Ford at one point estimated that it was going to lose $US5 (A$7) billion due to the pandemic, and even though it later said the number turned out to be $US1.9 ($3) billion, the factory shutdowns really did look for a time like an existential threat. Which means, going forward, Ford will do almost anything to avoid that again. Which is how the company found itself ordering ultra-cold freezers this week. It’s been a weird year.
Ford has ordered 12 of them, according to Reuters. The freezers are needed to store the vaccine being developed by Pfizer. That vaccine needs to be stored at -94 degrees Fahrenheit, or a lot colder than a typical freezer goes down to. The freezers won’t set Ford back that much money — Reuters says they typically cost up to $US15,000 ($20,405) each, or up to $US180,000 ($244,854) for a dozen of them, which is pocket change for a company like Ford — but as a symbol for how strange everything’s gotten they are hard to beat.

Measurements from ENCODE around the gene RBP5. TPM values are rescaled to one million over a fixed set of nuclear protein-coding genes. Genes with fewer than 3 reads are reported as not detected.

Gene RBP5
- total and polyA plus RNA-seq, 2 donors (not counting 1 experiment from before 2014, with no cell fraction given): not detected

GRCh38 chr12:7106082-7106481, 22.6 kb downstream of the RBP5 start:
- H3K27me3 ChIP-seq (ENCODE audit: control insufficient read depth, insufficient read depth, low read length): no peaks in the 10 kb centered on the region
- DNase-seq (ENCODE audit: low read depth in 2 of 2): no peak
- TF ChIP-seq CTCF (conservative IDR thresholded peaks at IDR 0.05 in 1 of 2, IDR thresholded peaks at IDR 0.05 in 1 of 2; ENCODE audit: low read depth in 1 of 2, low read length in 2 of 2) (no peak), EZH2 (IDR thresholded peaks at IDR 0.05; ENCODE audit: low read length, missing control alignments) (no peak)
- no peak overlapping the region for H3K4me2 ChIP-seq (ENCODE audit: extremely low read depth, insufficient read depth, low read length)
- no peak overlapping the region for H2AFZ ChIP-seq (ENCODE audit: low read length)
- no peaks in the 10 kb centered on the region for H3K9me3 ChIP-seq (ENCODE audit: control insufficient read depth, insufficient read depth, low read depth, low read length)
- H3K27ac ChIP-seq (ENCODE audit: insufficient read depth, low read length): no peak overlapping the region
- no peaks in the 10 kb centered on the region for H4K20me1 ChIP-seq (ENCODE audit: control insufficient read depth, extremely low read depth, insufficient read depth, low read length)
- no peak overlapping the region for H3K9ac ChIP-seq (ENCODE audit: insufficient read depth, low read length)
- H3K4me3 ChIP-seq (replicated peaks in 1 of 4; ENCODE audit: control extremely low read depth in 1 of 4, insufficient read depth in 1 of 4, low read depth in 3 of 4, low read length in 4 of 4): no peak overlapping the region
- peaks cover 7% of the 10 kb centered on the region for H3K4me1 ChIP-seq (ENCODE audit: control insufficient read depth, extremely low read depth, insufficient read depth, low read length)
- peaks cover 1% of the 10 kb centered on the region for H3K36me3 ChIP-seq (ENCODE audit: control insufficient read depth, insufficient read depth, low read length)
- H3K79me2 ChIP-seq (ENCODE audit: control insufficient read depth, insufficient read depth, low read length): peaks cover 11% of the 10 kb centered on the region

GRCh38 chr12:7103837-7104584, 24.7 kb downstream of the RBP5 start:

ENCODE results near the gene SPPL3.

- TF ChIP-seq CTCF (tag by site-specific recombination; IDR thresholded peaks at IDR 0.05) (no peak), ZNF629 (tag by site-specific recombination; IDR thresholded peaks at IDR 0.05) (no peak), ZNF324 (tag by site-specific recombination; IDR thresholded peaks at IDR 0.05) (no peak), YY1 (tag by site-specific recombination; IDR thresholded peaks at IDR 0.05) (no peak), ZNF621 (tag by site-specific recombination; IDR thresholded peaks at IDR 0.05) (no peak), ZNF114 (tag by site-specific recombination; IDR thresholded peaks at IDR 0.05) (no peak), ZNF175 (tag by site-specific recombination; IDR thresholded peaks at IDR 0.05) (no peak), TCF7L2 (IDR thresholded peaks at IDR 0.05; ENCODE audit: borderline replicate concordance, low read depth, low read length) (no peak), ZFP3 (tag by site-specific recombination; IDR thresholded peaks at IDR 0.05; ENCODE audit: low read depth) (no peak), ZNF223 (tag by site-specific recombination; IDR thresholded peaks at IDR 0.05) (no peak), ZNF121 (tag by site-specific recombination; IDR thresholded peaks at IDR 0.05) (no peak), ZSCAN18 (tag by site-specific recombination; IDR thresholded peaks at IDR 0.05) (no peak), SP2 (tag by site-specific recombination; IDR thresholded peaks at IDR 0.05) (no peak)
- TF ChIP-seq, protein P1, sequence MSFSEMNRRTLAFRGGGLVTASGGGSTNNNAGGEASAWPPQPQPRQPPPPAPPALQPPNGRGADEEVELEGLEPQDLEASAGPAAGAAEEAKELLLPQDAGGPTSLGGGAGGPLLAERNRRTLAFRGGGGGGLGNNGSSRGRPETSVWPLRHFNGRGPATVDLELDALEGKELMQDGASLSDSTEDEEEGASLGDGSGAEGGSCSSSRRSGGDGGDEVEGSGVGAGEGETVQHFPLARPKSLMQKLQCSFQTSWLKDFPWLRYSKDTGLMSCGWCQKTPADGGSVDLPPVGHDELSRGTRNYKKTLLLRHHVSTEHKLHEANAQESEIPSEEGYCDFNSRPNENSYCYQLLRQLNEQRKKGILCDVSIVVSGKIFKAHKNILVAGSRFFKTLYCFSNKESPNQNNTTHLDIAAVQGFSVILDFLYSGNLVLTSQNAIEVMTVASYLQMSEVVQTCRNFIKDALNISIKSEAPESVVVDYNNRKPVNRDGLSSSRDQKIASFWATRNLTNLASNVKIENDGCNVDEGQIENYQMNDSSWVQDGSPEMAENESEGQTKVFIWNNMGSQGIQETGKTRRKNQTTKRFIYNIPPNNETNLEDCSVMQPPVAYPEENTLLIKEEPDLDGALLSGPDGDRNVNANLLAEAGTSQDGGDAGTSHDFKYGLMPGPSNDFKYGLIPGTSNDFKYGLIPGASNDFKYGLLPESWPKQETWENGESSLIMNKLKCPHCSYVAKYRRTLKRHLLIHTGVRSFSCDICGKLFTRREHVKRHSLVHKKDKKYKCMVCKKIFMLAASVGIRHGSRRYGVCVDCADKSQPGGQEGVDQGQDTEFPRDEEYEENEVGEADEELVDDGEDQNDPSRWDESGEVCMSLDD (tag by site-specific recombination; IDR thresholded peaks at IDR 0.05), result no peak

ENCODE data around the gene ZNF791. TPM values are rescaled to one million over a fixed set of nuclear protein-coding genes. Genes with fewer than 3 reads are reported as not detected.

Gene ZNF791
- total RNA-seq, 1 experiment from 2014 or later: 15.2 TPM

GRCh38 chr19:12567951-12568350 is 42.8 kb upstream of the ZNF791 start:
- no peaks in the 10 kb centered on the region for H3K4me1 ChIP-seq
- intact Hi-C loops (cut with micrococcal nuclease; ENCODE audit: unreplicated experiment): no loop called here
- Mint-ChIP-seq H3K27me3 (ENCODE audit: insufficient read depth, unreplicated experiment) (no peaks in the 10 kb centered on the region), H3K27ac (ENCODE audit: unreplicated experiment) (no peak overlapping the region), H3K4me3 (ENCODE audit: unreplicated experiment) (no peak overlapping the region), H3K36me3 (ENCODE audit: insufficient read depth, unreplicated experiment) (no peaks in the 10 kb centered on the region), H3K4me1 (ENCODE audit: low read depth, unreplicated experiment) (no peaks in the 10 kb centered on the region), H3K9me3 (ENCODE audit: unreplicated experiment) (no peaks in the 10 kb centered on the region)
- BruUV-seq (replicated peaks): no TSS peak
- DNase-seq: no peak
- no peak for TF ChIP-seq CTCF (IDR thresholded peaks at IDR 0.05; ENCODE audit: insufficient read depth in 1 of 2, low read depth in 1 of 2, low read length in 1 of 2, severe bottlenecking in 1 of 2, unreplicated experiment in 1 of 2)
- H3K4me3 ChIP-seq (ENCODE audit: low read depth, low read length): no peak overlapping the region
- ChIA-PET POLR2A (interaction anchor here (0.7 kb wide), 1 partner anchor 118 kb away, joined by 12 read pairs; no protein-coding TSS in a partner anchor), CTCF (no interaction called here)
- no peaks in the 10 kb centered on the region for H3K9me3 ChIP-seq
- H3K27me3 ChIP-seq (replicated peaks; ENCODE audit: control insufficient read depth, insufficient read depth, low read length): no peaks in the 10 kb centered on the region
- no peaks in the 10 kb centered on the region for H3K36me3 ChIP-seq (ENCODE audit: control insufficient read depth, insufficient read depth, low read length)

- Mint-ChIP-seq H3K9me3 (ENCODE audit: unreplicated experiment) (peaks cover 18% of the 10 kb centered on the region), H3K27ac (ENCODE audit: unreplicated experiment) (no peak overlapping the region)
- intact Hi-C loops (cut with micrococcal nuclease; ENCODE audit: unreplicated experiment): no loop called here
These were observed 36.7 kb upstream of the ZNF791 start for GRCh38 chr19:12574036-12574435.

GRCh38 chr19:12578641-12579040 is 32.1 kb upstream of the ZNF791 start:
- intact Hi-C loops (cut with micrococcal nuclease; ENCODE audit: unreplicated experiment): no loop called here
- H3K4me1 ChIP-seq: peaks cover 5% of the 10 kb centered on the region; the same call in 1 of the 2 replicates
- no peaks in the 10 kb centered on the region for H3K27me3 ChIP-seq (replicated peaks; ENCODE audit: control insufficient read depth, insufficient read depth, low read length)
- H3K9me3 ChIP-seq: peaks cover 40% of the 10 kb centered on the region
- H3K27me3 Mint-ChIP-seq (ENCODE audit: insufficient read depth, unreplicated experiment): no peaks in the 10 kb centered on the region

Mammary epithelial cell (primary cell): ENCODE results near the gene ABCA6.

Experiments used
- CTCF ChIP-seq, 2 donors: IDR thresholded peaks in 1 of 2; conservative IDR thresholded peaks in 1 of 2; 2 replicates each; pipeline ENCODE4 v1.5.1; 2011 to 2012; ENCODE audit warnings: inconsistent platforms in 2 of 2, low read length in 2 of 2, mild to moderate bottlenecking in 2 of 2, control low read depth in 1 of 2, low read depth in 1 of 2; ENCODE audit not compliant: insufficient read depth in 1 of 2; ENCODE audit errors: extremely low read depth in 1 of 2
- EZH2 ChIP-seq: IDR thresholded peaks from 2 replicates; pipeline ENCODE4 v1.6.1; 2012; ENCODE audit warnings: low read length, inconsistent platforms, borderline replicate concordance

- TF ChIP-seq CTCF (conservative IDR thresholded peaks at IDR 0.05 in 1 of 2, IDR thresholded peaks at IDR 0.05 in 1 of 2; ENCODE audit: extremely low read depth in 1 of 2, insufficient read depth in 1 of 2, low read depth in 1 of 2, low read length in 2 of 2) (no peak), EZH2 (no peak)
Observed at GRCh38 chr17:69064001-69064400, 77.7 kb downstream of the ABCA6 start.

“We’re doing this so that we can make the vaccine available to our employees on a voluntary basis,” Ford spokeswoman Kelli Felker said.
Details of how Ford will use the freezers, which are expected to be delivered by year end, are still being worked out, she said.
Felker did not know which company is supplying Ford with the freezers. Some specialty freezer makers have warned of months-long waits for units.
Autoworkers won’t be the first to get the vaccine, of course — that would be healthcare workers — but Ford wants to be able to hit the ground running when the vaccine is more widely available and, thinking more long-term, avoid COVID-19 shutdowns for good. That the vaccines will be “voluntary” is somewhat interesting, though I have to imagine most if not all of Ford’s workers will go running toward getting the vaccine the moment it is available to them. Or at least I would.